We didn’t need May’s race disparity audit to tell us Britain’s divided – we can see it

Another report, another day that people realise the barriers and hurdles people from BAME backgrounds experience.

The shocking – not so shocking to me – racial disparities report that the government finally had the guts to publish, highlights that the fight for equality is still relevant in 2017 as it was in 1917. Britain is still one of the most socially progressive countries in the world, but we’re falling through the ranks.

Theresa May should be praised for her move to commission this report. But the most damning aspect of the study is how it highlights the impacts Tory austerity has had on social divisions in our society. For example, cuts to ESOL means integration for migrant communities is hard if not impossible, and the last Casey review concluded that good English skills are “fundamental” to improving immigrants’ opportunities.

Cuts to local authority budgets (now a third of what they were in 2010), are putting councils in the grave position of having to choose between providing vital services in social care or investing in workshops and extracurricular activities for our younger generation, many of which have helped teenagers from disadvantaged backgrounds get into higher education, apprenticeships and jobs.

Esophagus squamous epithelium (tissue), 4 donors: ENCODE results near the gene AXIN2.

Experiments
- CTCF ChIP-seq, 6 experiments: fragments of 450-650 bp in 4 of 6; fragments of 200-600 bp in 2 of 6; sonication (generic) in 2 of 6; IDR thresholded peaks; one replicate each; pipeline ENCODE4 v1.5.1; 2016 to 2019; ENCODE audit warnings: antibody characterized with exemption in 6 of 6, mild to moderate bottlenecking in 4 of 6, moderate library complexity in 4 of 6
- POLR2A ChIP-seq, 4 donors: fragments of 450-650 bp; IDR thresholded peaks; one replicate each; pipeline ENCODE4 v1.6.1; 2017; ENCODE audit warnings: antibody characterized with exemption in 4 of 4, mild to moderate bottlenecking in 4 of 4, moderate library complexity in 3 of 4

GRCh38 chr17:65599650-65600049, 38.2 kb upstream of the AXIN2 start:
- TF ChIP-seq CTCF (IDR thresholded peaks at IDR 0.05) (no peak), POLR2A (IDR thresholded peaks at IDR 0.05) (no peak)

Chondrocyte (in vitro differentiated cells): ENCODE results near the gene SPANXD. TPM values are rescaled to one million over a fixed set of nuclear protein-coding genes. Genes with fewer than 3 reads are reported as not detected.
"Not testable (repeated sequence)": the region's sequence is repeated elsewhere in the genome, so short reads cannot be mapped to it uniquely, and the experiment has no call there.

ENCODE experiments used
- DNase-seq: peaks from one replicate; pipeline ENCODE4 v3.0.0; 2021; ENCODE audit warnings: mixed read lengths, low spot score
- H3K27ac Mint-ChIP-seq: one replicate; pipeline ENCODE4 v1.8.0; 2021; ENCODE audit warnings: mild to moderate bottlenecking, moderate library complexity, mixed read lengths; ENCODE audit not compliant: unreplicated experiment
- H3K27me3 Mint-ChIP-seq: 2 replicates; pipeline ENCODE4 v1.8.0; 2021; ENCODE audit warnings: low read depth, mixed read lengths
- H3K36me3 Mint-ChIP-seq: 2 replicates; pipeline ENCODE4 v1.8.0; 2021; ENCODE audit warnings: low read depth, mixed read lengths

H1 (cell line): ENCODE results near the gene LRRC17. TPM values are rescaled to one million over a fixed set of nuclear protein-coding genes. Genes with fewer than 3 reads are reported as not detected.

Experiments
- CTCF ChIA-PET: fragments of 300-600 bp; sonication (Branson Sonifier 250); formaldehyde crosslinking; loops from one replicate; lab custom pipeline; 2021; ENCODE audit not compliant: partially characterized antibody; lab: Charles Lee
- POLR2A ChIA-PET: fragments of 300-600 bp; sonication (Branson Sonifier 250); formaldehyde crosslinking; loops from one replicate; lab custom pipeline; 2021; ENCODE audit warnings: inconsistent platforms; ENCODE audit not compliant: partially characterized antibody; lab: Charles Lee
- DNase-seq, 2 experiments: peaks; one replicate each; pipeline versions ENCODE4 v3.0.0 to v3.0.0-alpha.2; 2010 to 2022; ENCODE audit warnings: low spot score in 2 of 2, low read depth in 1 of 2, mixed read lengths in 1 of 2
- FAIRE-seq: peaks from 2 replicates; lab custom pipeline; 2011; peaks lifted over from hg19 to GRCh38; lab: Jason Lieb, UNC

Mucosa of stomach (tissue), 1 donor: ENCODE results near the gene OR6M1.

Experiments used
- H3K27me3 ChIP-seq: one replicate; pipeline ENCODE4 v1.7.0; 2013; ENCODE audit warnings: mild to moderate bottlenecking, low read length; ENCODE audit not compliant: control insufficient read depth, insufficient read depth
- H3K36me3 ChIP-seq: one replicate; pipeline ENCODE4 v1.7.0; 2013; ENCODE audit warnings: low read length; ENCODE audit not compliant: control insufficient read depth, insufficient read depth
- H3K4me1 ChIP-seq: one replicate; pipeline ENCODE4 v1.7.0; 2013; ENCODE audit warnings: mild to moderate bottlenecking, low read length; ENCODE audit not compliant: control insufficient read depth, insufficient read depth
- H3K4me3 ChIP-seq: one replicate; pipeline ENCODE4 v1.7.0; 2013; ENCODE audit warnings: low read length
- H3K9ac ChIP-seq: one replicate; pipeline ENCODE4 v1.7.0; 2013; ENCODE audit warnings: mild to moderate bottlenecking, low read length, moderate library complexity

Whilst everyone is quick to highlight the importance of this report and how shocking it is, let’s not ignore the bread and butter of this all – finding solutions to these problems. In employment, the government can encourage – and push – the public sector to introduce blind CV’s and application forms, which effectively eliminates the first hurdle in employment, which is discrimination against name or area they live in. Secondly, encouraging businesses and organisations to move towards assessment based recruitment and third party recruitment services. Now of course we shouldn’t be going through all of this just to have more equality in our country, but the reality is, it’s far more difficult to stop perception based biases, than it is to break down barriers.

Another shocking part of this report was the inequality in our education system. Whilst austerity has had an impact, the burning truth is that Black History has never been taught enough in our schools, and the question one must ask is how are future generation expected to appreciate the contributions made by minorities in Britain, if their history is undervalued and often unheard. Government and Local authorities have no control over school governors and boards, however, by ensuring that our school boards and governors reflect the true diversity in our country, we can ensure a curriculum that truly represents and celebrates the true history of our country.

The home truths of this report are that over the last seven years our country has taken a step back in racial equality, yes we’ve elected our first ever Muslim Mayor, yes there are more BAME MPs and councillors, but socially our country has drifted back into the 80s.

Abdi Duale is London Young Labour’s BAME officer 

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